The COVID-19 pandemic and resulting lockdowns had a near-immediate impact on the lives of academics around the world. In many situations, mothers of young children decreased working hours (Collins et al., 2020) and academic mothers reported decreased ability to conduct research (Myers et al., 2020). As a result, research publications by women dropped precipitously (Kibbe, 2020).


We used Ecological Momentary Assessment (EMA, also known as Random Time Sampling) to examine the real-time, day-to-day activities of 130 male and female academics with and without children. Data were collected in June and July of 2020. Participants were asked at six random time-points per day over the course of one week to report the activities they were currently undertaking.


Academic parents, especially mothers, were found to be less likely to have access to uninterrupted work time. Academic mothers were also three times more likely than academic fathers to multitask, and nearly five times more likely than academic fathers to multitask by doing an activity and caring for children simultaneously. Finally, academic mothers were 4.25 times more likely than academic fathers to be caring for children when contacted.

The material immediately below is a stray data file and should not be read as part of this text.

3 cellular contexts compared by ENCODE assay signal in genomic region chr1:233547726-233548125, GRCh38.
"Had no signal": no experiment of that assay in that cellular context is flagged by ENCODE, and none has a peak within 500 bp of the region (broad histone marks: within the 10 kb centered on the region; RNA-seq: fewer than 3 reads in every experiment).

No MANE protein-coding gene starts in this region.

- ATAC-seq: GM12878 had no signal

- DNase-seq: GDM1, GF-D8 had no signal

A clustered bar chart titled “Ecological Momentary Assessment Responses”. It shows the percentage of mothers, fathers, women without children and men without children who respond as currently undertaking a particular task type. Five tasks are shown: research, 60 minutes uninterrupted, multitasking, multitasking with children and childcare. Only mothers and fathers multitask with children and perform childcare; mothers are more than twice as likely as fathers to be conducting these activities. Parents are less likely than non-parents to have research time, with mothers being the least likely.


The COVID-19 pandemic has had unequal effects on the time of mothers. Decreases in research publication over the course of the last two years will have a compounding effect on access to research funding, promotion and other opportunities for academic mothers, unless universities work to mitigate these effects.


Collins C, Landivar LC, Ruppanner L and Scarborough WJ (2020) ‘COVID‐19 and the gender gap in work hours’, Gender, Work & Organization, 28(S1):101–112.

Kibbe MR (2020) ‘Consequences of the COVID-19 pandemic on manuscript submissions by women’, JAMA Surgery, 155(9):803–804.

Myers KR, Tham WY, Yin Y, Cohodes N, Thursby JG, Thursby MC, Schiffer P, Walsh JT, Lakhani KR and Wang D (2020) ‘Unequal effects of the COVID-19 pandemic on scientists’, Nature Human Behaviour, 4(9):880–883.


  • Roxanna N. Pebdani, the University of Sydney


  • Adriana Zeidan, the University of Sydney
  • Lee-Fay Low, the University of Sydney
  • Andrew Baillie, the University of Sydney